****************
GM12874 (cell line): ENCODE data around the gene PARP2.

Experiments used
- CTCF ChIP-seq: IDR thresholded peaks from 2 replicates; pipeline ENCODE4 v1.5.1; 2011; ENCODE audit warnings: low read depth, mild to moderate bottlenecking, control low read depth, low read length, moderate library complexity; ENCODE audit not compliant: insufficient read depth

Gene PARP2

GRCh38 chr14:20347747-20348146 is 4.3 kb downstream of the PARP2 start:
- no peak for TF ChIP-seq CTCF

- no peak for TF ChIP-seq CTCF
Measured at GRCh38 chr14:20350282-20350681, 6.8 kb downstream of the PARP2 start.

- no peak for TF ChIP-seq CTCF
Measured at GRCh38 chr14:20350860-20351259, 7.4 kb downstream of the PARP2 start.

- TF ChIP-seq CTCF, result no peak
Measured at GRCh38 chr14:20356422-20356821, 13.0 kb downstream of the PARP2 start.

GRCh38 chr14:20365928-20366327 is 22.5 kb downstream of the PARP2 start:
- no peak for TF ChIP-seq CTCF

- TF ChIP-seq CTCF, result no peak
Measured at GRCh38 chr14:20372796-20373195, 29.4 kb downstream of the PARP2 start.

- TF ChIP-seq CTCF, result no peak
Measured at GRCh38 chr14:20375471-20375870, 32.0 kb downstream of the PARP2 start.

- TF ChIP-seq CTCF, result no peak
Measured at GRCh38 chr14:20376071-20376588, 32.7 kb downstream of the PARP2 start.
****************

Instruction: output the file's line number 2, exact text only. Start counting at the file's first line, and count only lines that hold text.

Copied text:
Experiments used